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By Mark Brians. September 17, 2014 - 1:54 pm
Vision and blindness. The opening ‘alohamiletic’ delivered by Norman Nakanishsi, a local pastor, centered on the juxtaposition of these themes. Vision and blindness. It was an exhortation to the City Council of Honolulu.
The message closed with a small prayer and the the council was called to order at 10:38 a.m. on Wednesday Sept. 10. All nine members of the City Council were present and accounted for and the minutes were approved.
Some discussion was given about laws concerning the use and distribution of plastic bags in grocery and retail settings before the new law regarding biodegradable plastic bags was passed with nine in favor.
As the next body of legislation was brought to the table for discussion, Council Chair Ernie Martin stated that the time limit for each speaker would be limited to 3 minutes total for all the bills in the package. He stated that his reason for doing so was the list of more than 40 people who had signed up to provide public testimony regarding the legislation.
The proposed legislation centered primarily on sit-lie ordinances, which would prohibit sitting and lying on sidewalks. Included in these measures is the expansion of the definition of ‘sidewalk’ to include areas like Fort Street Mall and certain public areas in the Waikiki Special District. Also included in these measures is the prohibition of urinating and/or defecating in public.
The situation at first glance may seem clear: Tourism is a loadstone of our economy, and it is in the best interest of that economic resource to clean the streets of the homeless. This certainly was the sentiment of the overwhelming majority of people present to provide testimony in support of the measure. Most were employed in the tourism industry in some way, from waitresses to professional lobbyists. Others were concerned members of the community.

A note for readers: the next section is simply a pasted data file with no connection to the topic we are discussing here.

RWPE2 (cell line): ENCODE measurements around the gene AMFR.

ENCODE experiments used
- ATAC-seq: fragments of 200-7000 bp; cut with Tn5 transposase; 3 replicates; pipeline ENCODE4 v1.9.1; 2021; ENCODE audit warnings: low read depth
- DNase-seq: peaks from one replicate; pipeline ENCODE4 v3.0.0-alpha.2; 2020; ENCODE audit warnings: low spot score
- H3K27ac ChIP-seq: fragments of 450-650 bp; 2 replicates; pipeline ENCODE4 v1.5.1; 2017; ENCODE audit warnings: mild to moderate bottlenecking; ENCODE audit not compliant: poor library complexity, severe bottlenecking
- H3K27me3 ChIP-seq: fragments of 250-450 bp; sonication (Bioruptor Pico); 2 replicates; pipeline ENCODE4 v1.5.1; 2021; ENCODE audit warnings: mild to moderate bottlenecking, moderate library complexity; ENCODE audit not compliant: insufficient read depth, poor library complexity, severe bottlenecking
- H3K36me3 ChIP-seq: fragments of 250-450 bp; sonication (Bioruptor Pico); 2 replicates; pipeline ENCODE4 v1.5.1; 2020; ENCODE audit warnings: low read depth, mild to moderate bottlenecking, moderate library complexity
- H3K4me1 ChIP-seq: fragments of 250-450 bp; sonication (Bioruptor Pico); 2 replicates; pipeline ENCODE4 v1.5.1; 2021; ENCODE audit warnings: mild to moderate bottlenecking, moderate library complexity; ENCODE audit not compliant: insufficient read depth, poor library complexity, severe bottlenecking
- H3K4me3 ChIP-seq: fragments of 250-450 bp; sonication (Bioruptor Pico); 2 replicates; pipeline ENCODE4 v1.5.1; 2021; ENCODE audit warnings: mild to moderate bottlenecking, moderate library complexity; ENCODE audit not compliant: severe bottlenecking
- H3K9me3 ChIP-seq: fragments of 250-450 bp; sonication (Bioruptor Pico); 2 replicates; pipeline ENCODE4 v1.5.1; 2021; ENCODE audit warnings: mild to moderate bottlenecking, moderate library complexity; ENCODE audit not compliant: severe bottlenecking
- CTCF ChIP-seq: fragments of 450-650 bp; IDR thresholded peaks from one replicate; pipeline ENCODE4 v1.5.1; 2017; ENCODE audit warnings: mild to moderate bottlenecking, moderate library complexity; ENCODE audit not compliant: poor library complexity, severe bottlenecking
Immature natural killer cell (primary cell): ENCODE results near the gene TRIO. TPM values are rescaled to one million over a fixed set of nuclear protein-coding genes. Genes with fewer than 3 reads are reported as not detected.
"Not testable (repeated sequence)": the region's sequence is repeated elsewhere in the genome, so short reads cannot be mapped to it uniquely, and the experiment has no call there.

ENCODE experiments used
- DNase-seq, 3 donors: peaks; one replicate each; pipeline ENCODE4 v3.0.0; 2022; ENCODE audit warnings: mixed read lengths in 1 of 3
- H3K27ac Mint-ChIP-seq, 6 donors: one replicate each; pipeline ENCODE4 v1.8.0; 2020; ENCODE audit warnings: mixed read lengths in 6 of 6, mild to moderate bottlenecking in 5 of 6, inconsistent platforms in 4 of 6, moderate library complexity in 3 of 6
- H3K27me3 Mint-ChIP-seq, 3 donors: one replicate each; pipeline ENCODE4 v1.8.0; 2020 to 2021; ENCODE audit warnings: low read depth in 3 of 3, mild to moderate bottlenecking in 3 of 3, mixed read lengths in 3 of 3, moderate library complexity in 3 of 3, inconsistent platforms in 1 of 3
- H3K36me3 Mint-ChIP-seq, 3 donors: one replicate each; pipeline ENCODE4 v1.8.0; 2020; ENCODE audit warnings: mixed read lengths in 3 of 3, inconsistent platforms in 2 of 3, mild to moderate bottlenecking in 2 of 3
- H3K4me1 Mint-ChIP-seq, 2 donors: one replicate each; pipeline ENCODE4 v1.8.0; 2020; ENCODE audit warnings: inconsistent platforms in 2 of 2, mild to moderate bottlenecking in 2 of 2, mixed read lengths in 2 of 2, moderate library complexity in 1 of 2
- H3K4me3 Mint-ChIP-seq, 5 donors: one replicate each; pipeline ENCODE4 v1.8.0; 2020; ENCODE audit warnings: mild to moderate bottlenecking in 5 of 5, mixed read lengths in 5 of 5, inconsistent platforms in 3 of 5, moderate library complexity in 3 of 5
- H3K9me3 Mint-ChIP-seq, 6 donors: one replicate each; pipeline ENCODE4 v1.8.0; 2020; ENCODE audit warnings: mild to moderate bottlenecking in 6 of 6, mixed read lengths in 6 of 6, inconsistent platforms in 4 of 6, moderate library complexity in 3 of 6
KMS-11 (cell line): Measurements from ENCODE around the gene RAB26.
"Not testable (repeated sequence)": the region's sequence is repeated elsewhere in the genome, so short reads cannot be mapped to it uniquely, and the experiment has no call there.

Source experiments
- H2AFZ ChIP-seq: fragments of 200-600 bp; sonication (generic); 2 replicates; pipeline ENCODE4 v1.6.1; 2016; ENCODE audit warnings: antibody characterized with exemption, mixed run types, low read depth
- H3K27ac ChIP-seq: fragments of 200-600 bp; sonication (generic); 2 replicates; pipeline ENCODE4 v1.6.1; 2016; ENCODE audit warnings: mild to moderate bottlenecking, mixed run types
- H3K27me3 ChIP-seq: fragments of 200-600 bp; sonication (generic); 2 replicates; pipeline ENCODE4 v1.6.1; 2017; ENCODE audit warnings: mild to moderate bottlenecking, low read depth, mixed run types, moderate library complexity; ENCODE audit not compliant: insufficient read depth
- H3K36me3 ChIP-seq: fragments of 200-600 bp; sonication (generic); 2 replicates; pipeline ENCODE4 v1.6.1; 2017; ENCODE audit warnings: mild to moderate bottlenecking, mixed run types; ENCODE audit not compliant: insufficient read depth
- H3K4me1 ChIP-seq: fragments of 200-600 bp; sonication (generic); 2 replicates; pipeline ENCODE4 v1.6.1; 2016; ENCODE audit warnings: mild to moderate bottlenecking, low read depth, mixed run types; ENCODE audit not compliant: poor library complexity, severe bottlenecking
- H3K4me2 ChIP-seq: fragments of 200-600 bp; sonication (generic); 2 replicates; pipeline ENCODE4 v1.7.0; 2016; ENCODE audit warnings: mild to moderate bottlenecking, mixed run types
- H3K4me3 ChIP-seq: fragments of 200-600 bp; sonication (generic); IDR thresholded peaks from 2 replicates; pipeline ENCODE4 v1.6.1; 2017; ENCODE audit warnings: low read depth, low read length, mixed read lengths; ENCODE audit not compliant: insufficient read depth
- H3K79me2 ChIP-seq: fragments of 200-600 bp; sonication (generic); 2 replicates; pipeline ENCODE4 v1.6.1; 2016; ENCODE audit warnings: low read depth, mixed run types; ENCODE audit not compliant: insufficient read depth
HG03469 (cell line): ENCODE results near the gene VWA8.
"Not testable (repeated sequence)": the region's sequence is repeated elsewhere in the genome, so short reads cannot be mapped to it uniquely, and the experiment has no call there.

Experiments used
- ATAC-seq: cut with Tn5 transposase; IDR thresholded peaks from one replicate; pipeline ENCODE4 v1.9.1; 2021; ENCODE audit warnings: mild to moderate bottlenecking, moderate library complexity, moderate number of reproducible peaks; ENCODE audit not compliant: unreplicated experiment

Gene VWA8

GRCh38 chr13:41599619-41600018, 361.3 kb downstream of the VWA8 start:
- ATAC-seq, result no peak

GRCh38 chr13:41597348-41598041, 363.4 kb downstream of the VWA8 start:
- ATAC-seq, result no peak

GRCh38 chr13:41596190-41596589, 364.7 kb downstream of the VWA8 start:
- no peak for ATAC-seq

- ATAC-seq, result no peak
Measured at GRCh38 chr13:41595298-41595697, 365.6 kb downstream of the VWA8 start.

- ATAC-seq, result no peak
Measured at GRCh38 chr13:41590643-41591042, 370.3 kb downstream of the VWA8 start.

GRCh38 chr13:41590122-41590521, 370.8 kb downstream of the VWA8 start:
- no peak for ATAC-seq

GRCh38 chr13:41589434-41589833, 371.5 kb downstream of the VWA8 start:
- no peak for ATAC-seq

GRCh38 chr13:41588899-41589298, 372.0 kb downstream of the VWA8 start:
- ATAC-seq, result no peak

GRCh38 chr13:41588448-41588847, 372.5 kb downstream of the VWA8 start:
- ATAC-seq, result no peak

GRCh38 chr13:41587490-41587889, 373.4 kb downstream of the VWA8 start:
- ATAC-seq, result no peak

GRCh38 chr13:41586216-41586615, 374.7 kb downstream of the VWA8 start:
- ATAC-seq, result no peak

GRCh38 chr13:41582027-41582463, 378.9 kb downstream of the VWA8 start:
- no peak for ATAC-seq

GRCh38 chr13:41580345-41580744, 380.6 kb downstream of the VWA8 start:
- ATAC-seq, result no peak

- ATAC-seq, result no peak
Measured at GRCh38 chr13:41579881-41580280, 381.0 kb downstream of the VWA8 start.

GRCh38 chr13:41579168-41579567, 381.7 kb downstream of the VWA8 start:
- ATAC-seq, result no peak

But among the numerous aloha shirts tucked into oxford pleated khakis, and understated cashmere blouses, there arose one clerical collar encircling the faded sable of a well-worn collarino as the Rev. Steve Costa approached the pulpit. With one hand he held a folded bunch of papers, with the other he adjusted the microphone, bringing it down to his height.
He was the first to stand in opposition to the measures, which he referred to as a cruel “herding” of people and likened the criminalization of the homeless population to the anathematization of the leper colony on Molokai in the days of Damien de Veuster.
“Their freedom depends on ours,” admitted the small elderly priest with the jarhead buzz-cut before adding, “but the quality of our freedom depends on the quality of theirs …”
“[It] looks like it’s a done deal …” he concluded adding that he would “pray to God for compassion …”
Vice Chair Ikaika Anderson excused himself to get a refill of coffee.